Debt can be a touchy topic, especially when the discussion turns to making payments. Some people adopt an “out of sight, out of mind” perspective when debt is concerned; however this is a dangerous mindset to encourage. That is perhaps especially true when it comes to spouses. It is essential to understand how the law in Illinois works when determining who is responsible for credit card debt in the state. You might find yourself liable even if you weren’t the individual who initially took out the loan or credit card.
The Family Expense Act
Almost every family experiences some crisis at some point. For many, that means that they might find themselves in dire need of money and scramble to find sources. This naturally leads to things like loans or credit cards being obtained to help keep the family as secure as possible in the midst of a crisis. Taking care of our family tends to trump everything else, regardless of whether taking a credit card or loan out is the best option at the time.
In the state of Illinois, it is possible for spouses to be held accountable for each other’s debts. If the debt was taken out to benefit the family, then it doesn’t necessarily matter which spouse signs the contract. All that matters is that the debt existed and was acquired during the marriage. If you divorce your spouse before that debt is resolved, you could find yourself responsible for making payments. This isn’t true in every case, however, and there are some guidelines you should keep in mind.
What counts as a “family expense”?
Mentioned briefly above, the Family Expense Act makes spouses jointly responsible for debts that are taken out during a marriage to sustain or otherwise help the family. That means that the expense has to be something that applies to the family in general. In general, these debts also must be used to specific expenses, not just money loans that are taken out with no real reason behind them. Some expenses included in this act include:
• Medical Bills
• Certain Types of Jewelry
• Funeral Bills
• Domestic Servant Wages
As you can see, the expenses above all have a purpose that helps sustain the family, with the possible exceptions being certain kinds of jewelry. If you end up in debt due to trying to pay rent, pay medical bills, or buy clothing – for work or your children, for example – that debt might be considered a family expense. Even work clothes often qualify under this act since adhering to a dress code is often a vital part of keeping a job, and that job sustains the family.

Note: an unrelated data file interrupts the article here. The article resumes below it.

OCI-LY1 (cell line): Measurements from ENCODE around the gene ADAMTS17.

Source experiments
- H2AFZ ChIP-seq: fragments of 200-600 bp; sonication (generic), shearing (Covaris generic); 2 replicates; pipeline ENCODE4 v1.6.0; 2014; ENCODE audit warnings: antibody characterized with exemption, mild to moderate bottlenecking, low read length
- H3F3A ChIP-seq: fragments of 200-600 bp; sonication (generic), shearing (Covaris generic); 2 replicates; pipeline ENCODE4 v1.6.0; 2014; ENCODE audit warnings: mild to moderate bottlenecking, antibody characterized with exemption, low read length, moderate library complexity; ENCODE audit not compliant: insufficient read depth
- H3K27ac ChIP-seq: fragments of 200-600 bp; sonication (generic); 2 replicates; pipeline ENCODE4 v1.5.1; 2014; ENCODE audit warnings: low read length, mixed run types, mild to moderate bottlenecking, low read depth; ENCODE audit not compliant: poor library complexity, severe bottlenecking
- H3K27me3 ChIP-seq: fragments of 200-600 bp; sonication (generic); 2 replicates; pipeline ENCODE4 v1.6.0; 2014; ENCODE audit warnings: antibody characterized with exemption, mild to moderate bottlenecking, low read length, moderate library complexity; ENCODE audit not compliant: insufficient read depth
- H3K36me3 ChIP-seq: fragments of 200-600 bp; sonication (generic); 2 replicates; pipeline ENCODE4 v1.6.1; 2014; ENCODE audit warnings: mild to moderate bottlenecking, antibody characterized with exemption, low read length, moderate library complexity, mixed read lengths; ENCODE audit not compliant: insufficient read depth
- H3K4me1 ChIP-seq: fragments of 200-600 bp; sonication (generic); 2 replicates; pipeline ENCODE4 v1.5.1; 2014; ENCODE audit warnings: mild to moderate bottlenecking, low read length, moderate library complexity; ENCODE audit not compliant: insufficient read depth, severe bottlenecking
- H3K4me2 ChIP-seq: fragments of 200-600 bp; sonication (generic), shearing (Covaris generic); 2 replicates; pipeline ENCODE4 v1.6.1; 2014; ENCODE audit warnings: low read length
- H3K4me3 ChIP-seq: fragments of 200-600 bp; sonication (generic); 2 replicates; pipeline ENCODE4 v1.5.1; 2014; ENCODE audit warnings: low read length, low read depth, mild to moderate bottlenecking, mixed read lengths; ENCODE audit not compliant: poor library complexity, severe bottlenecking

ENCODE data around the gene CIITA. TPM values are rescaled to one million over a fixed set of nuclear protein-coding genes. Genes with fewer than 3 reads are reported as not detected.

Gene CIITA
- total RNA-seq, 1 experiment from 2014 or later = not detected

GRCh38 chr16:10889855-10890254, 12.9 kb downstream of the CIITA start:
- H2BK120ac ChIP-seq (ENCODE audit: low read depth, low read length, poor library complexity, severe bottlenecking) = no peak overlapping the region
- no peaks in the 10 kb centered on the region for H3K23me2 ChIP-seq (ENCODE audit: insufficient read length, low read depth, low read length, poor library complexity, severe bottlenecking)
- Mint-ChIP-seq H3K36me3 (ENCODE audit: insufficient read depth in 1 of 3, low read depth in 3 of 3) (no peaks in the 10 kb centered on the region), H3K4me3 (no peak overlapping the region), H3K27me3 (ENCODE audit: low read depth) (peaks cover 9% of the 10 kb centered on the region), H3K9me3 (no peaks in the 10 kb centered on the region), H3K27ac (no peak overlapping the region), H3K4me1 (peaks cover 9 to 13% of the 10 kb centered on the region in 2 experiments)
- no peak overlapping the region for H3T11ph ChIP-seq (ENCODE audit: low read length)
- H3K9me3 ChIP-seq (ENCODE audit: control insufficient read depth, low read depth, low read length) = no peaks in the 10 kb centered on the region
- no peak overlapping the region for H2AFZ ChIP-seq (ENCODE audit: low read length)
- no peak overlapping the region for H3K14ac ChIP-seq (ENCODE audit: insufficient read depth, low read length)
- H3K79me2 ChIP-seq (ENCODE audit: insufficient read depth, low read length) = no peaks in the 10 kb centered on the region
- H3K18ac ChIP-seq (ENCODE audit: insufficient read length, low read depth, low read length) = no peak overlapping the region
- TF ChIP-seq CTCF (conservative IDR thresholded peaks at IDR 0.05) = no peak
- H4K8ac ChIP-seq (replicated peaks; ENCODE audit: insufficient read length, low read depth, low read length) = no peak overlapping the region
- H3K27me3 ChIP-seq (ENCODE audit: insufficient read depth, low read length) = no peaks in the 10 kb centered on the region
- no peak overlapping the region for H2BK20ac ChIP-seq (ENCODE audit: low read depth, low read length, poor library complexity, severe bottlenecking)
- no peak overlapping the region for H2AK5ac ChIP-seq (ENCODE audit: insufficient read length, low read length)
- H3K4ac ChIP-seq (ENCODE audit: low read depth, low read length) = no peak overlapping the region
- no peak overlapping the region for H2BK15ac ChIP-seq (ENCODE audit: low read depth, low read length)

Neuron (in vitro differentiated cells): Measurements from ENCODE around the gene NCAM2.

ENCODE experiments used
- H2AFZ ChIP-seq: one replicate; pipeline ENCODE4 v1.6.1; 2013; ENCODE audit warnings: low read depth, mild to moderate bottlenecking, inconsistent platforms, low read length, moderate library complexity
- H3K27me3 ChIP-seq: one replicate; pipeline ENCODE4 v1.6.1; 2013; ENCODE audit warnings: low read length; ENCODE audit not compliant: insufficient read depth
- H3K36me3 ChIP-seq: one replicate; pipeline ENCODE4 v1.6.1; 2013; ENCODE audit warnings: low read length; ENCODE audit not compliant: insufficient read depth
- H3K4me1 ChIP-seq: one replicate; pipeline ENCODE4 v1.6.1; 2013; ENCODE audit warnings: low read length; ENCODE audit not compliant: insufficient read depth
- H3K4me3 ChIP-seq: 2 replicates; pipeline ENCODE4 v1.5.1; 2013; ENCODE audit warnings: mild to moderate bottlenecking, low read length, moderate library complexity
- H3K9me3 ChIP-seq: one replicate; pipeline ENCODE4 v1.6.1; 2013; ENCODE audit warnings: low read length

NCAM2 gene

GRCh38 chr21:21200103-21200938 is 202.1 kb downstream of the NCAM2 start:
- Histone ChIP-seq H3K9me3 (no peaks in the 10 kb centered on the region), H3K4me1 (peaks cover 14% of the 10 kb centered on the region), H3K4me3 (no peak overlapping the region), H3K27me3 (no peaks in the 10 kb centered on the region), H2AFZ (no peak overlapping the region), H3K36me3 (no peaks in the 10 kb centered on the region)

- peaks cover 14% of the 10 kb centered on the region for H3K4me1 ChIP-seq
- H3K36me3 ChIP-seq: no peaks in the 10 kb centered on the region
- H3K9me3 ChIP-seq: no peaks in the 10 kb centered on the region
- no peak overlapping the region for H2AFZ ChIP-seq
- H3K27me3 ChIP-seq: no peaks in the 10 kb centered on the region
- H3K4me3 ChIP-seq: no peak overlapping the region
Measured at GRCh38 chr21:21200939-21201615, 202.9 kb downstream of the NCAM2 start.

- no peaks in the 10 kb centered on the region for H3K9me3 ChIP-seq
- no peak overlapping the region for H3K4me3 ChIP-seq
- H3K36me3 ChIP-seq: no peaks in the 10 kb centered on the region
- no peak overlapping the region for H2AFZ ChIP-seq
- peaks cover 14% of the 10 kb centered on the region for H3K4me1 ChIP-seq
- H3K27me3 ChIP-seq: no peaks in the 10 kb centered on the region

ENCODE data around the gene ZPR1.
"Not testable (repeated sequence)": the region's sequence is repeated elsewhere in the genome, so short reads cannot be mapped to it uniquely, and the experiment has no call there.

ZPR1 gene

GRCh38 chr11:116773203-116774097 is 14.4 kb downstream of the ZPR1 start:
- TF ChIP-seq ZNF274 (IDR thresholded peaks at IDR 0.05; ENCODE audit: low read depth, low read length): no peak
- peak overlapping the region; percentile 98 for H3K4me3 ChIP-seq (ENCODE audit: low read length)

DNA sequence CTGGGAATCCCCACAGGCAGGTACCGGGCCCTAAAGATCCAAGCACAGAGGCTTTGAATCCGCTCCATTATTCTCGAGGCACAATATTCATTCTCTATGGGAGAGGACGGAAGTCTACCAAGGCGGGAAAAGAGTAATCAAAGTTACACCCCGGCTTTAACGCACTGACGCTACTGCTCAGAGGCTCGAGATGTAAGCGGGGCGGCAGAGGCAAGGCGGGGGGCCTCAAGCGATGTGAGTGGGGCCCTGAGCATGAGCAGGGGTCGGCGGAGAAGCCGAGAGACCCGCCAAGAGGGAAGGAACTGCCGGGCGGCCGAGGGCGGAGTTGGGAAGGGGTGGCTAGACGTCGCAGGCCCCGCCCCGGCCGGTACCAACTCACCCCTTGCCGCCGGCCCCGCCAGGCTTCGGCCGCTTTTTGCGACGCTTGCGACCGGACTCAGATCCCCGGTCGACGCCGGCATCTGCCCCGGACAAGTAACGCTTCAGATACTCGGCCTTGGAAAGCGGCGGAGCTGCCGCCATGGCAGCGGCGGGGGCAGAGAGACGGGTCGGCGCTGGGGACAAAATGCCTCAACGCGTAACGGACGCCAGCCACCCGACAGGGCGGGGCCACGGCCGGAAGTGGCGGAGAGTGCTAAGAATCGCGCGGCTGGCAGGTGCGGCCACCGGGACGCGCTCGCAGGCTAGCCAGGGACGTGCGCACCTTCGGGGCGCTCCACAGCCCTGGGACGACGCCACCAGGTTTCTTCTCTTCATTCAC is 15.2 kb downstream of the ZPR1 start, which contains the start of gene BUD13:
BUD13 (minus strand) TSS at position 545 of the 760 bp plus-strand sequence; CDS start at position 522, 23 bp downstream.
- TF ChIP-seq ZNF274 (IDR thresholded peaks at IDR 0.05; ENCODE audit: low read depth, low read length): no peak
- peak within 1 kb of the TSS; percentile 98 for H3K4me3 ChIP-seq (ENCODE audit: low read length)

What can I do if I’m being held responsible for my spouse’s debts?
If you are being held responsible for debts that you didn’t take out and that you don’t believe should qualify as a family expense, your best bet is to reach out to an experienced family law attorney in Illinois as quickly as possible. They can help better decide whether the debt in question qualifies under the Family Expense Act and who should be legally responsible for paying it.
For more information about who is responsible for paying the debt in Illinois, reach out to the experts at Abear Law Offices today!
Divorce is an overwhelming time even when the process is as simple and straightforward as possible. When one of the spouses in question owns a business, divorce can become an incredibly complicated affair. Remember that marital property is split during divorce proceedings, and your business might be considered an asset that belongs to the marriage – and, as a result, divided along with everything else. Business valuation, then, is often an important part of the separation process.
The real question, of course, is how exactly a business’s worth is determined. There a few different things to keep in mind when it comes to this particular process.